New Report Shows Investments in Florida Seaports Continues to Pay Off

by | May 17, 2017

Investment in Florida’s 15 seaports, a key element in Gov. Rick Scott’s economic development plans, continues to yield positive returns for the state. That’s according to a new report released this week by the Florida Ports Council.

The statutorily required Five-year Seaport Mission Plan shows three straight years of growth in cargo and cruise passengers at Florida’s ports.

“Florida seaports have demonstrated three straight years of growth in total cargo tonnage, including an increase of 4.2 percent in 2015/2016,”  said Doug Wheeler, president and CEO of the Florida Ports Council. “This is in addition to a strong cruise sector, where Florida continues to be home to the top three cruise ports (Miami, Canaveral and Everglades) in the world.”  

The 2017-2021 report provides updated numbers for 2016 and shows more than $50 billion dollars in cargo moved through the state’s ports, an increase of 6.4 percent.

It’s estimated 15.5 million cruise passengers will be served this year. That represents a 1.4 percent increase.

Officials with the state’s ports credit the investment in infrastructure for the continued growth. Since 2011, Scott and the Florida Legislature have committed $1 billion dollar to port improvements.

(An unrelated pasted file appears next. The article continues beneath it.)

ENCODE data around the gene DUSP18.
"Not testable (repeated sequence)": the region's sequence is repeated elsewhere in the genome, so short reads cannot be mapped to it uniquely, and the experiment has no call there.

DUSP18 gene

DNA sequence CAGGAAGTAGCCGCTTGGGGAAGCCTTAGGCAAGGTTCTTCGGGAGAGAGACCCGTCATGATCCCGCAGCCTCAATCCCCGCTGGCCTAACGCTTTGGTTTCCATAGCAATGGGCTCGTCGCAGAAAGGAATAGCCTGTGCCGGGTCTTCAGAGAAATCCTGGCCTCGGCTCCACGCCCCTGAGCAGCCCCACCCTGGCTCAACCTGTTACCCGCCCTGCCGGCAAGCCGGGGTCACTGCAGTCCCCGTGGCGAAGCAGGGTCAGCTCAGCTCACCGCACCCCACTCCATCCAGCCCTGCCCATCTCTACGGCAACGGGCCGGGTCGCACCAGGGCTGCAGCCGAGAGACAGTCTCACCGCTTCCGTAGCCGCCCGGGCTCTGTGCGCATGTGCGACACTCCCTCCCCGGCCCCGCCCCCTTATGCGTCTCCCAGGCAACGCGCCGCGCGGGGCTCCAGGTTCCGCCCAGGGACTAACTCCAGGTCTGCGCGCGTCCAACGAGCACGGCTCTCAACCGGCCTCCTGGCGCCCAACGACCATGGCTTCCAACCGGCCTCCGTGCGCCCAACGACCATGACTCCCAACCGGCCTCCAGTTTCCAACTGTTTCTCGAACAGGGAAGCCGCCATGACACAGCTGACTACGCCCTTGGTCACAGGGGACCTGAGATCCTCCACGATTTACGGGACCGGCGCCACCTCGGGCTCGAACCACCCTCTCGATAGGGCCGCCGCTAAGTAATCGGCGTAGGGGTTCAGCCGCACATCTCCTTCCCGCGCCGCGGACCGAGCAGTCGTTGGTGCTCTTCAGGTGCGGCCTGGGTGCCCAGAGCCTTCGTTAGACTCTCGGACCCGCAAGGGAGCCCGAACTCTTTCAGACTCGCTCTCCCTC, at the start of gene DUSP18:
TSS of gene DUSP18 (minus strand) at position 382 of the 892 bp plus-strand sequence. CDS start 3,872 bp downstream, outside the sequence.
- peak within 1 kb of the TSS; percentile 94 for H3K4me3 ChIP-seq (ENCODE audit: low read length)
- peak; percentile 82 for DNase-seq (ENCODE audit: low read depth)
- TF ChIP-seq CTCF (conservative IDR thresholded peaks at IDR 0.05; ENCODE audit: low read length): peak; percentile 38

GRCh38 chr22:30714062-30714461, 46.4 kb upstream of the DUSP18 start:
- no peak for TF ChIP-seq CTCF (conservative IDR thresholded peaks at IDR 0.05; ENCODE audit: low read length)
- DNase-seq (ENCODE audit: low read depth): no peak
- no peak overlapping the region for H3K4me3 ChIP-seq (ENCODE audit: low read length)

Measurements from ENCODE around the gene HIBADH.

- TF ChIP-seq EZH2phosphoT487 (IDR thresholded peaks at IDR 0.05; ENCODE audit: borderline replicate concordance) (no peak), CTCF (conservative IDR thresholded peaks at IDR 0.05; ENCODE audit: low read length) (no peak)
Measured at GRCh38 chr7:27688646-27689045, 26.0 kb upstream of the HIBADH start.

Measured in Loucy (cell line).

“Due to the state’s priority on seaport development, Florida ports trade with more than 200 countries and continue to expand reach and accessibility every year,” said Wayne Stubbs, the Chairman of the Florida Seaport and Transportation and Economic Development Council and Port Panama City director.

It’s estimated that every dollar the state spends on improvements to its ports has a $7 return in state and local tax revenue.

“Clearly, port infrastructure investments by Governor Scott and the Legislature are paying off as Florida further establishes itself as a key player in the global marketplace,” said Wheeler.

The Florida Department of Economic Opportunity estimates the state’s ports produce 900,000 direct and indirect jobs throughout the state representing $118 billion dollars in economic activity and $4.2 billion in tax revenue.

“Florida ports are some of the most competitive around the globe and are an indispensable asset for our state’s continued growth, as they attract business investment from across the world,” said DEO’s Executive Director Cissy Proctor.


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